His paces measured no less than four feet and a half. To aid his misfortunes, however, during his flight he stumbled and fell, but in relating his adventure, he said that he might truly say, “he did not stop to get up again, for he ran on his hands and knees till he found himself at last on his legs; but he didn’t know how.”

Possibly this tale was related at the local hostelry.

Burglaries in 1848 with dates where known
Burglary of Mr Stuchbury of Bears Green not shown

Audacious Robbery at Finmere Warren

Finmere, Tuesday, 21 November 1848

We have received several reports of a terrifying break-in at Finmere Warren. The farmer, Mr French, arrived home from Mixbury Feast after midnight and, mindful of the recent break-ins and the talk at the Feast, he carefully checked the doors and shutters before he retired to bed. His terrier was set on guard outside.

The burglars arrived little more than an hour after Mr French retired but he did not hear them. The dog did not bark; it was eating some meat brought by the intruders.

The thieves had first tried to force an entry through the windows of two empty rooms on the first floor, making use of a ladder found against a nearby hayrick. But after taking out panes of glass, they found they could not prise the windows open. Instead, one of the burglars forced the grating from the cellar window and stole upstairs to open two of the outer doors. As many as five accomplices entered to search the building.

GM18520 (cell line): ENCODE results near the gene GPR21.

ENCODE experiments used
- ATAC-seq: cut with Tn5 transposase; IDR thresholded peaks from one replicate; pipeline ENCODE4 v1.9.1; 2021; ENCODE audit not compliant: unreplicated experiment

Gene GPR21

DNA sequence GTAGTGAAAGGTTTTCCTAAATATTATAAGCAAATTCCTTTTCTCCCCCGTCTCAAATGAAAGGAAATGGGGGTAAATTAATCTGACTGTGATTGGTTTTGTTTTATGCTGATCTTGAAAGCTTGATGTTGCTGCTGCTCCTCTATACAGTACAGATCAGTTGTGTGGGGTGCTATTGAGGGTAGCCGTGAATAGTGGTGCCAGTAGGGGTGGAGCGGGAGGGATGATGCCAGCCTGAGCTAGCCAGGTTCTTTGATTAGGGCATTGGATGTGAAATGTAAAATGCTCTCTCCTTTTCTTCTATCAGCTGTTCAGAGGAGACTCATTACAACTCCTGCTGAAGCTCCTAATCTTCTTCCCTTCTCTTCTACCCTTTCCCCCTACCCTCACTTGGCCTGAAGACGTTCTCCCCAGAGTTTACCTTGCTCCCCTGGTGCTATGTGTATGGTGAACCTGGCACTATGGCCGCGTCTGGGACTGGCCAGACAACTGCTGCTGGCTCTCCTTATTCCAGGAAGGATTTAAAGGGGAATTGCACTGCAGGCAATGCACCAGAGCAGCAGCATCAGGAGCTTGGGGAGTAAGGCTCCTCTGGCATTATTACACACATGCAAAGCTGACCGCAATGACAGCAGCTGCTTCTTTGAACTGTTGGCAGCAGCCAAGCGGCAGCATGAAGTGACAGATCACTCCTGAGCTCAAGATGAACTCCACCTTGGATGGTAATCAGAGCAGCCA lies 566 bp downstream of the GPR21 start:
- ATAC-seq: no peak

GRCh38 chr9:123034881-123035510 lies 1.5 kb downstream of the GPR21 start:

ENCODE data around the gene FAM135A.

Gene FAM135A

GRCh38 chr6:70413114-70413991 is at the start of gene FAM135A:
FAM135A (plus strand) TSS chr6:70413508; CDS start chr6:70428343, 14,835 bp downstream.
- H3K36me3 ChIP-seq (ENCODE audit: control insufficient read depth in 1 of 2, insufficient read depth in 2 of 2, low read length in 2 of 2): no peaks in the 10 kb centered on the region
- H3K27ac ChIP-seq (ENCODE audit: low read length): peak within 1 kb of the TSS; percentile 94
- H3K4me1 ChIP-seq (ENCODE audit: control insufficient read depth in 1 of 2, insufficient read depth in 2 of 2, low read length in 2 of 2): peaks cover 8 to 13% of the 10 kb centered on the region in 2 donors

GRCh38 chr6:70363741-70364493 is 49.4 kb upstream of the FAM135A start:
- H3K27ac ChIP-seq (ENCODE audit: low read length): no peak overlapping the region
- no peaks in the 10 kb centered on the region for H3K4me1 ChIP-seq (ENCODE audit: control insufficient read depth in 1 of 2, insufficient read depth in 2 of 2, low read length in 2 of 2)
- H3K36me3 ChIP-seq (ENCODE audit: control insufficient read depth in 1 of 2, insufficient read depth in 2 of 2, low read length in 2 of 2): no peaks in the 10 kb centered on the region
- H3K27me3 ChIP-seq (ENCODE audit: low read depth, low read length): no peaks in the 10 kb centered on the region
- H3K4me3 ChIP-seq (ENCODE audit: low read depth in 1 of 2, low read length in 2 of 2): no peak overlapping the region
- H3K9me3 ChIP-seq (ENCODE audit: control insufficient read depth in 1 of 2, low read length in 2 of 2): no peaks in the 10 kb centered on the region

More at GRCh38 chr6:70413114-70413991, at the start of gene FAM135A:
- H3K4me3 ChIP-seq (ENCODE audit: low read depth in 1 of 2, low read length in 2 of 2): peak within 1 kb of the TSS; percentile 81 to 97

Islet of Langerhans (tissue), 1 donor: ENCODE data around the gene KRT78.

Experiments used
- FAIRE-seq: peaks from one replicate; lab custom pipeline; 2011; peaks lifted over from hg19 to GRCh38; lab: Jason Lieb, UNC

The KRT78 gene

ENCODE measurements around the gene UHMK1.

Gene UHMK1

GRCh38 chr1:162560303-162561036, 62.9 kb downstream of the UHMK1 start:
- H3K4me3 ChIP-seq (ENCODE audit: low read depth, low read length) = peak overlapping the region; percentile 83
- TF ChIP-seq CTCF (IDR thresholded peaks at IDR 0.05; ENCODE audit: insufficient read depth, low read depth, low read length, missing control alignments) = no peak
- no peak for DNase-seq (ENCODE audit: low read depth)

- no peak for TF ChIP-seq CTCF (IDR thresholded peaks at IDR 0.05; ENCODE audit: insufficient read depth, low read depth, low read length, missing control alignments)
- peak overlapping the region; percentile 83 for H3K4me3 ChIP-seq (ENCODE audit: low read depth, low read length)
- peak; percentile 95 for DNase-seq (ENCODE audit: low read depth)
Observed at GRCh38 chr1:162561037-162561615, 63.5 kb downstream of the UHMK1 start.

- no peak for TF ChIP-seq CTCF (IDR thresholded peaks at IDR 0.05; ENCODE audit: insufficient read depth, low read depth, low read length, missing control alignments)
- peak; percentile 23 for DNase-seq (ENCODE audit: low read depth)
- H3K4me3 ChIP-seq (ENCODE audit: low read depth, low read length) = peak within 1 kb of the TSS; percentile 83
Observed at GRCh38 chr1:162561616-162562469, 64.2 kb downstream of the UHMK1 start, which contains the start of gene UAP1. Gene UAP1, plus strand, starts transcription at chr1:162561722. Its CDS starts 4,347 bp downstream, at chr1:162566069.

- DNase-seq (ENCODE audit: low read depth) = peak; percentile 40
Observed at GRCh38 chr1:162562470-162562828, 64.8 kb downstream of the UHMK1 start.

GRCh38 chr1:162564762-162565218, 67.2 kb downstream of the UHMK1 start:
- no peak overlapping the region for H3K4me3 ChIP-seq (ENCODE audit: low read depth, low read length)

Three of the men climbed the back stairs and noisily approached the master bedroom. Their racket woke Mr French but, before he could get out of bed, they had opened his bedroom door. In the flickering light of a candle held by one of the intruders, French saw three men in great coats. Two held batons, the third Mr French’s gun. The candleholder wore a hat and had covered his face with a handkerchief—we believe this man to have been John Marriott. While his companions searched the room, Marriott approached French in his bed, saying, “Hallo Master, we want some money.” “Then you shall have some,” French replied, pleading that he had little. He offered three or four sovereigns and some silver from a purse in his trousers pocket.

The masked Marriott was not satisfied and he waved towards a chest of drawers, one of which was locked. Mr French was determined not to give them any more money and claimed that he did not have a key. Another man, with a blackened face, drew a chisel from his pocket and broke open the locked drawer. There he found £40 in bank notes in a pocket book and some gold. We believe this man to have been Joseph Buswell.

Buswell, holding a candle, and another man, pointing a gun, went to the housekeeper’s room. Buswell demanded money from the terrified Mary Irons, “Missus, we want your money,” and she handed over the little cash she had. The two men searched her room for five minutes, demanding to know if she had anything in her trunk. She persuaded them that it contained only clothes and they left.